This post is one of a series on projects supported by the Anderson Cabot Center’s Marine Conservation Action Fund (MCAF). Through MCAF, we support researchers, conservationists, and grassroots organizations around the world as they work to address the most challenging problems facing the oceans.

With support in part from MCAF, a team of scientists established a collaborative monitoring program to track the effects of climate change, fishing regulations, and other human impacts on the reefs around the island of Nosy Ankao off the coast of Madagascar. In her third post from the field, team member Elizabeth Sadowski of the Time + Tide Foundation describes how the project is helping to train the next generation of marine scientists. Read the first two posts on this project here and here.

[IMG] Solomon Daviela practices Line Intersect Transects with Dr. Frejaville
Solomon Daviela practices Line Intersect Transects with Dr. Frejaville. Courtesy: The Time + Tide Foundation.
[IMG] SCUBA diver demonstrates transect lines
Dr. Yann Frejaville, new lead scientist, demonstrates the Line Intersect Transect technique to the three students. Courtesy: The Time + Tide Foundation.

Solomon Daviela practices Line Intersect Transects with Dr. Frejaville (left). Dr. Yann Frejaville, new lead scientist, demonstrates the Line Intersect Transect technique to the three students (right). Photos courtesy: the Time + Tide Foundation. 

The coral reef monitoring program that was funded by the Marine Conservation Action Fund has morphed into an exciting new research venture—and possible career!—for three University of Antsiranana students.

Solomon Daviela, Eric Janvier, and Aristide Laha first came to the Nosy Ankao archipelago in November 2016 for the initial training on coral reef monitoring. They returned independently in July 2017 and re-surveyed all of the reefs in the study area. Together with their professor Amelie Landy, they entered and analyzed the data. Amelie used this data in her presentation at the 2017 Western Indian Ocean Marine Science Association (WIOMSA) symposium, where she was the first Antsiranana professor to attend!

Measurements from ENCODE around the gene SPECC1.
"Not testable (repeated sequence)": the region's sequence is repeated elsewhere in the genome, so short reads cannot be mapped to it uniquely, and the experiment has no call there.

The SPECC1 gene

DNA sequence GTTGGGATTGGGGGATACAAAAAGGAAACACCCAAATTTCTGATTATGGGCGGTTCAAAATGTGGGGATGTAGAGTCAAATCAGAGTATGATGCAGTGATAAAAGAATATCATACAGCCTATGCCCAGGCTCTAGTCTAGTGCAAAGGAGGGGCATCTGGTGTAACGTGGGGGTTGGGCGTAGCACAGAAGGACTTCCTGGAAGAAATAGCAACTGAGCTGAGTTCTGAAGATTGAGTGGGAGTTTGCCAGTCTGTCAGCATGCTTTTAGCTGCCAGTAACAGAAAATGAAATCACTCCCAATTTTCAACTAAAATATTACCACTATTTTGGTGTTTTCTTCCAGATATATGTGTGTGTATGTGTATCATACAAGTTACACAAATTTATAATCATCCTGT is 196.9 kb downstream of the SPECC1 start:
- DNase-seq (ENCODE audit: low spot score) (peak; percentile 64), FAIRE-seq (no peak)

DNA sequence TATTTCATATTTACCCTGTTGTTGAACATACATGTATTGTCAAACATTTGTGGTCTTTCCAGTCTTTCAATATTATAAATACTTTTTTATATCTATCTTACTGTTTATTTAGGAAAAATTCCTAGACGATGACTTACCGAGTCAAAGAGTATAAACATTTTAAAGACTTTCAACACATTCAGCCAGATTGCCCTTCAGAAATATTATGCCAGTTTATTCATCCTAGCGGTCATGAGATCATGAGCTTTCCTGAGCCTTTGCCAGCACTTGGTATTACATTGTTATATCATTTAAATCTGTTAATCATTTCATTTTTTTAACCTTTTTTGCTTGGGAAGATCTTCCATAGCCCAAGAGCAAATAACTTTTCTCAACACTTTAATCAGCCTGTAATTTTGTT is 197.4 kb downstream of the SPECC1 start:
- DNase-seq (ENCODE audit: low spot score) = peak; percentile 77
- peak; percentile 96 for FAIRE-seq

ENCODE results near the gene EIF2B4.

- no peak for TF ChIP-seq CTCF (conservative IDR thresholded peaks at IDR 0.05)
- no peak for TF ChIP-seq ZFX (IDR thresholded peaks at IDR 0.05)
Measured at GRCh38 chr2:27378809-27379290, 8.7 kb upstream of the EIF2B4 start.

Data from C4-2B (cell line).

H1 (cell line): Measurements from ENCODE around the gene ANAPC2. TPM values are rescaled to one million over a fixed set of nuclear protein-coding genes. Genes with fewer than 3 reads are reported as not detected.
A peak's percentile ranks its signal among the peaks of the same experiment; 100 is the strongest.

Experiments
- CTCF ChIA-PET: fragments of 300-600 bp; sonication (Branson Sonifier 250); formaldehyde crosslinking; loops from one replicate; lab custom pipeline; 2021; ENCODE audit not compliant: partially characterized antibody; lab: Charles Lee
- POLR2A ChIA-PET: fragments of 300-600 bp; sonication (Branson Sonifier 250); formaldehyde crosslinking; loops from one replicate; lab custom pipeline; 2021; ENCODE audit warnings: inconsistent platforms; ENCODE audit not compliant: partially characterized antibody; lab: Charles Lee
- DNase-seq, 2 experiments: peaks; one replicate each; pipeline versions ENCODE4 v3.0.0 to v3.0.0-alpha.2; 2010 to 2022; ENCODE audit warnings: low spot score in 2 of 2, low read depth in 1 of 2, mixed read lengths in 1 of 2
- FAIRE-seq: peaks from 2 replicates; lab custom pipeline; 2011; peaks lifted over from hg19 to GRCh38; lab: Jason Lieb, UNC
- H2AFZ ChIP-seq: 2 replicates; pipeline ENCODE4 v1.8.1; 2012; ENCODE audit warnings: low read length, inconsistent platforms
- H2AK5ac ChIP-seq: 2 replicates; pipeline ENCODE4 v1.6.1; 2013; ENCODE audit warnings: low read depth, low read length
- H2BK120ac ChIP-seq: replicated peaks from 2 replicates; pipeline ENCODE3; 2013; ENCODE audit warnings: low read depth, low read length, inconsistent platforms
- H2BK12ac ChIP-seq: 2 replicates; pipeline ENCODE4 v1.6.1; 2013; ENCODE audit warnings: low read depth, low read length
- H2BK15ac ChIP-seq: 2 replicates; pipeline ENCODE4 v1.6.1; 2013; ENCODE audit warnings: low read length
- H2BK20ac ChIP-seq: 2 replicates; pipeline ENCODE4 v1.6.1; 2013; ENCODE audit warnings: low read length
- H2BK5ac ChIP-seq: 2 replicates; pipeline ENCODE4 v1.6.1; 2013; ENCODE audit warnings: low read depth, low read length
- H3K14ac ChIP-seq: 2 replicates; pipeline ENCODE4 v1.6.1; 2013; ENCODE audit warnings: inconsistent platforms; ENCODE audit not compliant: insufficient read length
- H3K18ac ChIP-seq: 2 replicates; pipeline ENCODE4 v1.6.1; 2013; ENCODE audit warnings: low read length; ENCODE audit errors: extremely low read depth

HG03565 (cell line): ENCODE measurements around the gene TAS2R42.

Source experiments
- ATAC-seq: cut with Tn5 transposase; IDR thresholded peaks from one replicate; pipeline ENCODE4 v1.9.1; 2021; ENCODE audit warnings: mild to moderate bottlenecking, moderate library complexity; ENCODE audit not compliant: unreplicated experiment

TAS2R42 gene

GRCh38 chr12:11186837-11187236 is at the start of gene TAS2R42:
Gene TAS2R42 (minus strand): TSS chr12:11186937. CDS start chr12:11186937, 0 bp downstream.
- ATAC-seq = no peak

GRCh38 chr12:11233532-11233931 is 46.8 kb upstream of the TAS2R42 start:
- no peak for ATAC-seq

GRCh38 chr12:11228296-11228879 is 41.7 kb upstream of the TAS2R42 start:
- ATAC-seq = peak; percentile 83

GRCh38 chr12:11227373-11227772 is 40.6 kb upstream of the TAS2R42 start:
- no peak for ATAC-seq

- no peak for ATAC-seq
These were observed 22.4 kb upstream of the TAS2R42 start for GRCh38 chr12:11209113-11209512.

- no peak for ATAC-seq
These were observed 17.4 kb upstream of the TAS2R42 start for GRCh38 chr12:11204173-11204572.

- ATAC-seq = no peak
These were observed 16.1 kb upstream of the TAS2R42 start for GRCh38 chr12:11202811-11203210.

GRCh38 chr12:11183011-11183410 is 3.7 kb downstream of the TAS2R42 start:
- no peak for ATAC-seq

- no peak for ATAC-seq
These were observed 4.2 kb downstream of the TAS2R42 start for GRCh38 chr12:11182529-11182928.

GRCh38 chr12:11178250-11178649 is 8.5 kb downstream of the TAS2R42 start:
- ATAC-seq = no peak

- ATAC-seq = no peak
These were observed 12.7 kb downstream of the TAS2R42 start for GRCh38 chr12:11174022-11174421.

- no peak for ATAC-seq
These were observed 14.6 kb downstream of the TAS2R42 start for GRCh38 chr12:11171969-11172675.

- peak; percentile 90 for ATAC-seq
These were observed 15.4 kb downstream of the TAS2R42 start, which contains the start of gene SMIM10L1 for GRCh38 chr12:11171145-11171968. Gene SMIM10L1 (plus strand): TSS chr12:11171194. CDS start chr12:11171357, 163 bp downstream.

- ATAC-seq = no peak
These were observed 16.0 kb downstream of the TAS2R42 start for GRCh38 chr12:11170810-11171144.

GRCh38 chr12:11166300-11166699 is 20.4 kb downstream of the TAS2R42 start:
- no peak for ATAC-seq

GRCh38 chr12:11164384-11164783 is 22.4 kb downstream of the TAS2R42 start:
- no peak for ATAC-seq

Because of the three students’ dedication to marine conservation and the focus with which they conducted the research, Miavana Resort offered the three an internship from February to April 2018, which coincided with their last round of coral reef surveys for the MCAF project.

[IMG] Aristide Laha recording coral species along the transect line.
Aristide Laha records coral species along the transect line. Courtesy: The Time + Tide Foundation.

Simultaneously, the Time + Tide Foundation was awarded another grant for marine research and fishing association education, this time from the Critical Ecosystem Partnership Fund. Through this grant, we will survey the biodiversity hotspots across the entire marine reserve over the course of two years and develop a GIS map with these hotspots identified. The map will help us motivate for additional core conservation areas within the reserve (aka “no take zones”) and showcase the importance of marine protected areas.

During and after their internship (which could result in permanent employment for one or more of the students as marine guides!), the students will work with Dr. Yann Frejaville to survey the reserve and afterward be able to collect and analyze data independently. This mentorship is currently underway with the students having to memorize hundreds of fish and coral species to prepare for efficient fieldwork.

[IMG] Solomon Daviela and Eric Janvier collecting data on coral and fish species
Solomon Daviela and Eric Janvier collect data on coral and fish species. Courtesy: the Time + Tide Foundation.

This fantastic new project has been made possible because of the equipment that was sponsored by MCAF, which will be used over the next two years for monitoring and thereafter for consistent marine research in the archipelago.

While the grant from MCAF has concluded, the research has opened many doors for the Antsiranana students as well as for marine conservation action in northeast Madagascar.